Association of Medical Doctors of ASIA, founded in 1984, Consultative Status with UN ECOSOC since 1995








Visit to India #4: From Helmet Distribution to Disaster Relief

Publication date:2021-02-10
By Dr. Shigeru Suganami
President, AMDA International

With the members of Bodhgaya Rotary Club
before the event

On the afternoon of 12 November 2019, we organized a helmet distribution campaign for local motorbike riders in Bodhgaya, Bihar. It marked the second occasion following the previous year’s success, and likewise, our partner was Bodhgaya Rotary Club that had collaborated with us. What prompted us to hold it for the second time was the media coverage we received in the previous event. After being featured in local newspapers and TV news, people seemed to have grown familiar with AMDA: an impression which was evident in the direct feedback I received from the local people.

Between the Rotary Club and us, we shared the expense for purchasing the helmets which, at first, surprised the Indians who believed the Japanese to be basically well-off. To the best of my knowledge, sharing a project budget is not very common in their culture. Previously, AMDA covered around 300 dollars of the sum for a purchase of 50 helmets, and this year, approximately 700 dollars for 100. Again, their proposal was enough to please me.

This time, we decided to follow witty advice from Ms. Vedha, a former AMDA Peace Clinic staff who now runs an elderly nursing home. She stated that the helmet distribution would have to be held at two specific locations, namely, in front of a police box near the world-famous Mahabodhi Temple, and at the local police quarters opposite from Magadh University. It was indeed her strategy to let AMDA make a good impression on the police, bearing in mind that Japan India Friendship Medical Center (AMDA’s local partner) is within their police area.

At the actual event, one could never fail to recognize two leading figures that worked hard to promote our activities. One was former Bihar Police chief Mr. S.K. Bhardwaj, and the other was Mr. Abhishek Singh, the District Magistrate of Gaya City Office. Both vigorously responded to interviews by the local media, explaining how this campaign could serve the road safety of the region.

Mr. Bhardwaj getting interviewed

Mr. Singh helping a rider with a new helmet

“I would be most pleased if this helmet distribution saves the lives of those motorbike riders,” I told the camera crew. However, an awkward look appeared in the reporter’s face, which confused me. Later on, a Rotarian who happened to be there explained to me why my comment confounded them. In his explanation, what I said could have been regarded as a euphemism which points to the city government’s inability to tackle its road safety issues. ‘Even the act of good will could lead to a big misunderstanding without enough preparation and explanation’, I thought, and the fact indeed scared me. It was a painful but worthy lesson where I felt instantaneous actions or remarks may create problems if one had set foot in a place whose cultural values are different.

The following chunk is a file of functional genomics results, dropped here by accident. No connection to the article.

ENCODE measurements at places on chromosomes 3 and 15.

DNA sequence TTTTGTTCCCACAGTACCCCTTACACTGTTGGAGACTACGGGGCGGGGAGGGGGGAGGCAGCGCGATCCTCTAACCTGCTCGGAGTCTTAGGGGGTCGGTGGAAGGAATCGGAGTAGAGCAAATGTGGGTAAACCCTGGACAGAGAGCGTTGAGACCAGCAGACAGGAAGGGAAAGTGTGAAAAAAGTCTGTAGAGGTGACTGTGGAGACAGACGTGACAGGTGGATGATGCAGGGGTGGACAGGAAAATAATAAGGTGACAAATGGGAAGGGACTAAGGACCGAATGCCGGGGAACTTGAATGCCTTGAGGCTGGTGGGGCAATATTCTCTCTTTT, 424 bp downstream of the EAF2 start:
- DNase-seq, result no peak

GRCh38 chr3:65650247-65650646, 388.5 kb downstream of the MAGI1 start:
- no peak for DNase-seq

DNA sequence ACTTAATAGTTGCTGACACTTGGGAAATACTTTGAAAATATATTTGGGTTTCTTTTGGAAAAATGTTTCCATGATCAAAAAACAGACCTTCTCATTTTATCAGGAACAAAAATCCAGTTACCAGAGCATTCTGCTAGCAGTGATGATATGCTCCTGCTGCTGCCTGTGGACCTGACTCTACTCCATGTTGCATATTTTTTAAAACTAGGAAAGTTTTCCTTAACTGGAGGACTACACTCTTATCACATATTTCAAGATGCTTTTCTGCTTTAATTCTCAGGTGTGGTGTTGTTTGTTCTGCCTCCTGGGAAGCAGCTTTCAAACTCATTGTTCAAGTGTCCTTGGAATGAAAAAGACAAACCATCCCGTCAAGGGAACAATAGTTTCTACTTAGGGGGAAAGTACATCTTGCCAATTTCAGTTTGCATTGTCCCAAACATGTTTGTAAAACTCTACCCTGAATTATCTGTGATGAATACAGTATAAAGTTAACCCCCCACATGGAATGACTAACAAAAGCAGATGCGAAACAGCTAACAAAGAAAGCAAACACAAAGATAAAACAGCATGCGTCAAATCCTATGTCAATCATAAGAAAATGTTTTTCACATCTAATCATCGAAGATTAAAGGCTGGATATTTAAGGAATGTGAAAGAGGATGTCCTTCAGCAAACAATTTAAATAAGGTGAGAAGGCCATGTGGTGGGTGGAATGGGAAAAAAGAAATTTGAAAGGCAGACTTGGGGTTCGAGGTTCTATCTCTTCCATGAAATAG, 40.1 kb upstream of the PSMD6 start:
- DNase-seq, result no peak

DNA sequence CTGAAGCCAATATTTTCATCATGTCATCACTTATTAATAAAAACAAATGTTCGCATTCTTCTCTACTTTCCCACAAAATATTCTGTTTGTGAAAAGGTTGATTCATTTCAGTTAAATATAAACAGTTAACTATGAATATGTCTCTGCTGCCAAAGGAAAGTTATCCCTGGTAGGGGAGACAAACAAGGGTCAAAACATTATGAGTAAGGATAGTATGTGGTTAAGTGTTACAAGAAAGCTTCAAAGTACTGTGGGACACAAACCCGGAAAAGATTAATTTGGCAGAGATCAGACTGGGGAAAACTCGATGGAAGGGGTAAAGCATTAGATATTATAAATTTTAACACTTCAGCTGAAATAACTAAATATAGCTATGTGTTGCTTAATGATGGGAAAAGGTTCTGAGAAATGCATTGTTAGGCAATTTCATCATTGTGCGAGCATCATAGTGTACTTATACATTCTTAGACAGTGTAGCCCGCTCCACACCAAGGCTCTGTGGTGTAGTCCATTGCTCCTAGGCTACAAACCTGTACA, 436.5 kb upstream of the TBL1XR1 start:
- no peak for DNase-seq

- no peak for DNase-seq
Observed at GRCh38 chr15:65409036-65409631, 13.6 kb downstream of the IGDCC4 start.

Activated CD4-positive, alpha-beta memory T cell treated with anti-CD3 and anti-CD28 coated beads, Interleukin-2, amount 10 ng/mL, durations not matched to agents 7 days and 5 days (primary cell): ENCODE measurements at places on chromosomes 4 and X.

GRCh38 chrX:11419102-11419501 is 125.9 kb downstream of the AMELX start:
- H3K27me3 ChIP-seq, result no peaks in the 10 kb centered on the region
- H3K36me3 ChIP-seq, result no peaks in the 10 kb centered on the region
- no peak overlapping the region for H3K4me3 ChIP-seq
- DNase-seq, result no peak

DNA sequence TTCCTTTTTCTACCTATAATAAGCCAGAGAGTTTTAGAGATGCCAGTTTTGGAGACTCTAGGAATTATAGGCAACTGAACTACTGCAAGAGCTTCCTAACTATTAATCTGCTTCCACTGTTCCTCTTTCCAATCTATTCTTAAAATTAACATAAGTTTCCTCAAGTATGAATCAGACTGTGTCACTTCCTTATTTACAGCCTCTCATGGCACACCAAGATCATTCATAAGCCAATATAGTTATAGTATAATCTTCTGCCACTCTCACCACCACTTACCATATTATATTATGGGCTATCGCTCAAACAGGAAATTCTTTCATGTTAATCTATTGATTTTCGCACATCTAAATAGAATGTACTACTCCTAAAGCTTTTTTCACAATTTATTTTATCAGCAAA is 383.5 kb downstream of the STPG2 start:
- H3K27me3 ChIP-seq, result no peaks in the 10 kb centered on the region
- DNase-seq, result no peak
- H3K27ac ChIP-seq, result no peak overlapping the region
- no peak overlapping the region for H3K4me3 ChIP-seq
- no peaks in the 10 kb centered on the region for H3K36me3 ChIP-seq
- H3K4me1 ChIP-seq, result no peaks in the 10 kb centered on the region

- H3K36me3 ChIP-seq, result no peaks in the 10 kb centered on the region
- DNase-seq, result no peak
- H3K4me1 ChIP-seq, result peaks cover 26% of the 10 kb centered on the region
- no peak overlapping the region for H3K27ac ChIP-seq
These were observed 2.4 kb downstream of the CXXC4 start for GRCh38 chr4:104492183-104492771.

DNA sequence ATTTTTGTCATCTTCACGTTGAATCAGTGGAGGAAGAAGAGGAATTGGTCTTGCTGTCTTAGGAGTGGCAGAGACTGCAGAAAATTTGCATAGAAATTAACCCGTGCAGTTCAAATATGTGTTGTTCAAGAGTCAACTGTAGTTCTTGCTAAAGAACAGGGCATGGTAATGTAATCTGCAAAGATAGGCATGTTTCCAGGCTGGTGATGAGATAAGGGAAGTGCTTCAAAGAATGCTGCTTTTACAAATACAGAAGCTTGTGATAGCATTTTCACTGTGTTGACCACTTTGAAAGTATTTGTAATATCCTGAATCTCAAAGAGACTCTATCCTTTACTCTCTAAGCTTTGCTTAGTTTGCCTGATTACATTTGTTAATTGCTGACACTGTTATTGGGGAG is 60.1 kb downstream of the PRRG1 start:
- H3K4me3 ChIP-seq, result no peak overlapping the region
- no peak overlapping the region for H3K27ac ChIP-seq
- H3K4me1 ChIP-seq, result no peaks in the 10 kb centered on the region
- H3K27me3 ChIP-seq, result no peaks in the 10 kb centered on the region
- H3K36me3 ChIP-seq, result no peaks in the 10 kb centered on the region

The event was also a place to get a glimpse of Indian curiosity and activeness. It was highlighted when people who had nothing to do with the event organizers swarmed in front of the TV crew. Of course, we had to push them away, but for a Japanese person like myself, without having that boldness, I felt it would be difficult to survive in India. 
After the event ended, I took some rest at the police box with Mr. Bhardwaj. Thanks to his presence, a young police officer kindly brought us some coconut juice. Perhaps, cladding in a suit and tie had helped increase my presence in the officer’s eyes as well, as if I were some sort of a noble figure. It was a surreal feeling to see the bustle and hustle of the streets, while sitting back in the police facility, quenching my thirst.

Dinner meeting with Bodhgaya Rotarians

AMDA signed a partnership agreement
with Bodhgaya Rotary Club in 2018

In 2018, AMDA signed a partnership agreement with Bodhgaya Rotary Club in the scope of disaster relief cooperation. Every August, Bihar is prone to flooding due to the arrival of the rainy season which usually leaves millions of people affected. As part of our regular assistance, we are hoping to launch a flood-response initiative. In addition, we are planning to ask other concerned parties to take part in it, which include students from a school run by AMDA’s local partner Mr. Rajesh Kumar, as well as a police school to which Mr. Bhardwaj is personally connected. And I am very much confident that Ms. Vedha will coordinate and direct the operation on the ground.

It is not hard to imagine at all that this project will expand in the course of time. This is because Indian people wish to increase their good deeds for their better afterlife. The reason why they did not have such a scheme until now was simply due to the fact that they did not know where to begin with. For this project, AMDA is willing to provide 3,000 dollars for the start-up. I am very much convinced that Bodhgaya Rotary Club will provide vehicles and other items besides funds for this cause. Also, asking the hotel industry, media outlets and monasteries to partake in the plan will surely be welcomed by the public. Once it takes root in this Buddhist sanctuary, it should mean a lot to the locality.

    •  President's Message
    •  India
    •  2019